[EXCLUSIVE] “A Son of Hanoi” and “Tấm and the Peasant Farmer” by Kenneth Tanemura

A Son of Hanoi

Kenneth on “A Son of Hanoi”:
It is worth considering the idea of the 1.5 generation and how a few years of schooling in an imperialist country can be so strongly internalised. What does it mean to be an American or a Vietnamese person today? Isn’t nationality largely a state of mind, even if that state contradicts the colour of your passport? These are some of the questions this story tries to think through.

Binh, the boy who was born here in Hanoi, said he couldn’t stand the indescribable smell on Dinh Tien Hong, as if such odours couldn’t be found in New York or Chicago. Binh, my ten-year-old stepson, lived with me and his mother back in the States. He’s spent half his life here, half his life there. I wondered if his feeling of place was divided in two, like an old, wrinkled map with a black streak from a marker going down the middle, divvying up properties. On our walk to the photocopy shop, Binh pointed out scraps of litter, spray paint on metal gates, the messages inscribed on any city anywhere. His Hanoi-born mother, Am, was beginning to lose her patience. “Stop complaining,” she said. 

“Jesus Christ, it smells like a tornado lifted about 900 dumpsters into a giant swirl in the sky and you’re telling me to stop complaining.” 

“Just stop,” Am said.

“Christ,” Binh said, demanding the final word. At the photocopy shop, Am was having an entire book copied into a reader format for 5 dollars. The book was important to her doctoral research in applied linguistics at a large midwestern university in the US. The place was not really a shop, properly speaking; more like an enclave you can enter through a short flight of cement stairs. Electric fans affixed to the walls spun lazily through the rust and subtropical heat. An elderly Vietnamese man told Binh to have a seat on a short stool, but Binh turned away, all but thumbing his nose at the old man. The old man persisted, still, as if he was convinced Binh had decided to remain upright out of an unnecessary politeness acquired, perhaps needlessly, in the States. “Why is there no AC in here?” Binh said.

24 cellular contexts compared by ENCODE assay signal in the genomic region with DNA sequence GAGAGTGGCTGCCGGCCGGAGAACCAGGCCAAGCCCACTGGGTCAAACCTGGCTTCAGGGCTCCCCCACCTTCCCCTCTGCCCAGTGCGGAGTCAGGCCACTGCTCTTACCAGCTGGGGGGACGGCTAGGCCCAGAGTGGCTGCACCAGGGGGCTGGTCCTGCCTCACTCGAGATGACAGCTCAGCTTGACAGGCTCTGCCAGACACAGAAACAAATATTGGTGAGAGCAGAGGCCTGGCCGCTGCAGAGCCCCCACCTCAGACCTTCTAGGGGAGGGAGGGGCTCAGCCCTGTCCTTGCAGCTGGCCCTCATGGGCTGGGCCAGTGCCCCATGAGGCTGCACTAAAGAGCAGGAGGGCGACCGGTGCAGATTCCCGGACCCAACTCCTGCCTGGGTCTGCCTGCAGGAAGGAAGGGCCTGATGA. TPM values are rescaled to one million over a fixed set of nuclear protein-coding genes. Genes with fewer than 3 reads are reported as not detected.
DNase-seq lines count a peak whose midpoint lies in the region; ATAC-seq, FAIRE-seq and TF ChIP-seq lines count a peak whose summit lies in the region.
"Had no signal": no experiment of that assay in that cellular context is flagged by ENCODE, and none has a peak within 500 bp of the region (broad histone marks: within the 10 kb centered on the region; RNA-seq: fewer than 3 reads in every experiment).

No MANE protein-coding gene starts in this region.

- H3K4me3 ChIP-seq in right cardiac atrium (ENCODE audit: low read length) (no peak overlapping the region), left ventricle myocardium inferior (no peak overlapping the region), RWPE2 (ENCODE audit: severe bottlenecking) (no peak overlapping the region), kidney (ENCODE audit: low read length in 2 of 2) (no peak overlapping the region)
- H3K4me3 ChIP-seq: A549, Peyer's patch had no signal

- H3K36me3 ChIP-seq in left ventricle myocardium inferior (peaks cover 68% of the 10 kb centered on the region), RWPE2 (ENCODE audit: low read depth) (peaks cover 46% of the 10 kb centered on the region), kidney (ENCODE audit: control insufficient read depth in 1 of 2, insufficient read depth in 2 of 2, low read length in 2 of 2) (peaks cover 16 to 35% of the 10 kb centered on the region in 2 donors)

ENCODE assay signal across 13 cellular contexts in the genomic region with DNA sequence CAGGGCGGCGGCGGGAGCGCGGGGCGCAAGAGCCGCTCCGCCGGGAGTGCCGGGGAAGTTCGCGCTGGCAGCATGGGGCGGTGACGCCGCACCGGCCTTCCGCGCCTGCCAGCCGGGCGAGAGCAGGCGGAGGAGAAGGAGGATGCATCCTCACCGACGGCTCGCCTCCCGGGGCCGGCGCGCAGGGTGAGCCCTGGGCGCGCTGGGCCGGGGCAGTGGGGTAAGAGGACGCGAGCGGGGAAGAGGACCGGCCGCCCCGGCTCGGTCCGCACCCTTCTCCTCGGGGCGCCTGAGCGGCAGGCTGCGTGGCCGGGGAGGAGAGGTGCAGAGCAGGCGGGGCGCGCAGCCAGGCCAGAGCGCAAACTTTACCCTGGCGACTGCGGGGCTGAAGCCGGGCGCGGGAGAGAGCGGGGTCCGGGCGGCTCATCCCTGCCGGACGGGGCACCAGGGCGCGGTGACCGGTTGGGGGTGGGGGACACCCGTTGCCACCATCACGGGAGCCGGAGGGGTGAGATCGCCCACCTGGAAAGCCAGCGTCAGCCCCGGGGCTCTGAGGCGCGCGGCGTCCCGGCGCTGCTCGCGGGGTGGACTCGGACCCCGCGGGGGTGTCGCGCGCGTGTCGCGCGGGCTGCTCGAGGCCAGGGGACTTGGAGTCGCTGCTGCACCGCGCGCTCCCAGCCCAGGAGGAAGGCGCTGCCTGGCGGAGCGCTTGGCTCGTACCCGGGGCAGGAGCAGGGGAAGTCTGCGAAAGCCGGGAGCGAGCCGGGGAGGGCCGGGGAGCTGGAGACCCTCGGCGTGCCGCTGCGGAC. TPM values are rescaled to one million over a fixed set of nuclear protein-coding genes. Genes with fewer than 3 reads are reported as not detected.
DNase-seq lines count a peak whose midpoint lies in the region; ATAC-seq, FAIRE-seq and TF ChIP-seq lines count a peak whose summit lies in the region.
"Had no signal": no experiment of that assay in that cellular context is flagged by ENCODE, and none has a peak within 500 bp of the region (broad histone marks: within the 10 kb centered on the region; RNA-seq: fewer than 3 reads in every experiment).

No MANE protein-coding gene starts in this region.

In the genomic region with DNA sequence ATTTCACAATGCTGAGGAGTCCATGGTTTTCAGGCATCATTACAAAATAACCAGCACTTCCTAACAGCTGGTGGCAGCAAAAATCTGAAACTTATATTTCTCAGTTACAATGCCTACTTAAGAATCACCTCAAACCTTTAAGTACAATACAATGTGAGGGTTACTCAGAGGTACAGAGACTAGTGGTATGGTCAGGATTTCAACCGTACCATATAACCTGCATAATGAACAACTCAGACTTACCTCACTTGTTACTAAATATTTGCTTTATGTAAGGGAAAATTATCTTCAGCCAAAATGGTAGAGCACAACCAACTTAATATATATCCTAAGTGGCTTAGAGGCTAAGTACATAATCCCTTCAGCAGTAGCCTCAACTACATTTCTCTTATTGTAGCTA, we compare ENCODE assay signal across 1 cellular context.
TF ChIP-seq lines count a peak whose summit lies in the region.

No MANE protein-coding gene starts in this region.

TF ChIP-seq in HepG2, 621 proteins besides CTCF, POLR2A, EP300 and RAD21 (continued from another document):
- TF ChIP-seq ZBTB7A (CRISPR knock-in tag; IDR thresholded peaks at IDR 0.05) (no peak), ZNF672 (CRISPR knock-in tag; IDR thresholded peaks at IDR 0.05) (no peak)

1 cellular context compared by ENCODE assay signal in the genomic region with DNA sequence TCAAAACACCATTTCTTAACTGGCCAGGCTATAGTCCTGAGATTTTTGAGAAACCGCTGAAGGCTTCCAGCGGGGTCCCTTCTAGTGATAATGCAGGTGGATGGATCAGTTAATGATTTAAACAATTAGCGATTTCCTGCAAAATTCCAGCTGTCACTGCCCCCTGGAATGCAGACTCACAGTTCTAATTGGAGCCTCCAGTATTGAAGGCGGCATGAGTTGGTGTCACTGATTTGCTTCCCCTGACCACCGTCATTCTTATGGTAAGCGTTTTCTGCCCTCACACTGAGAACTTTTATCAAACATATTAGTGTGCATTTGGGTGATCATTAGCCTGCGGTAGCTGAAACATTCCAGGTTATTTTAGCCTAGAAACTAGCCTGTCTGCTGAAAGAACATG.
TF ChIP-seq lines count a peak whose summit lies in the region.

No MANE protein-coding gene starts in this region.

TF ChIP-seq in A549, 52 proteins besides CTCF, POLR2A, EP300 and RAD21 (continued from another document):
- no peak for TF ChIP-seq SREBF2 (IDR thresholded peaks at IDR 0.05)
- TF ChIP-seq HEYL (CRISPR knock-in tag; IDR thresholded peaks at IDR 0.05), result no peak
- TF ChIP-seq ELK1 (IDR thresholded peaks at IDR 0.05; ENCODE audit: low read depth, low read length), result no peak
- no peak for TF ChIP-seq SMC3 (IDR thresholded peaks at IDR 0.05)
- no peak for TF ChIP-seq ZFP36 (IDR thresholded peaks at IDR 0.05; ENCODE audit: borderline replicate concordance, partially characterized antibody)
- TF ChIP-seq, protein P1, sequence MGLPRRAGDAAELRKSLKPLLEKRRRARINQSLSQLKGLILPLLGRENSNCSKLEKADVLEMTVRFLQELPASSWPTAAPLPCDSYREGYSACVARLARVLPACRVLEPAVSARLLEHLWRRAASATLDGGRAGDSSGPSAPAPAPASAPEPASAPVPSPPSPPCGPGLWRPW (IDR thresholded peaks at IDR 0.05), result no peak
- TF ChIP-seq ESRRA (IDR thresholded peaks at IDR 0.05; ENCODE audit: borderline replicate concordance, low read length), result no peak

“Have a seat,” I said, pointing at the stool. 

As if my gesture of pointing stirred the old man to try again, he looked Binh right in the eye, with a fashioned intensity, and said, “Sit down.” I wondered what happened to Binh’s famous verbosity, his usual onslaught of sarcastic put-downs migrated away somewhere like birds going home. 

“Is she done yet?” Binh said, specifically to me. 

“It’ll be awhile,” I said. “What’s wrong with you—you were born here. This is your country.” 

“It’s not my country,” Binh said, staring into space, as if to avoid looking at the swarms of motorbikes whizzing by. 

“What is your country, then?” I said. 

“I don’t have one.” 

“I’m a foreigner here, and I don’t mind the odour of the street.”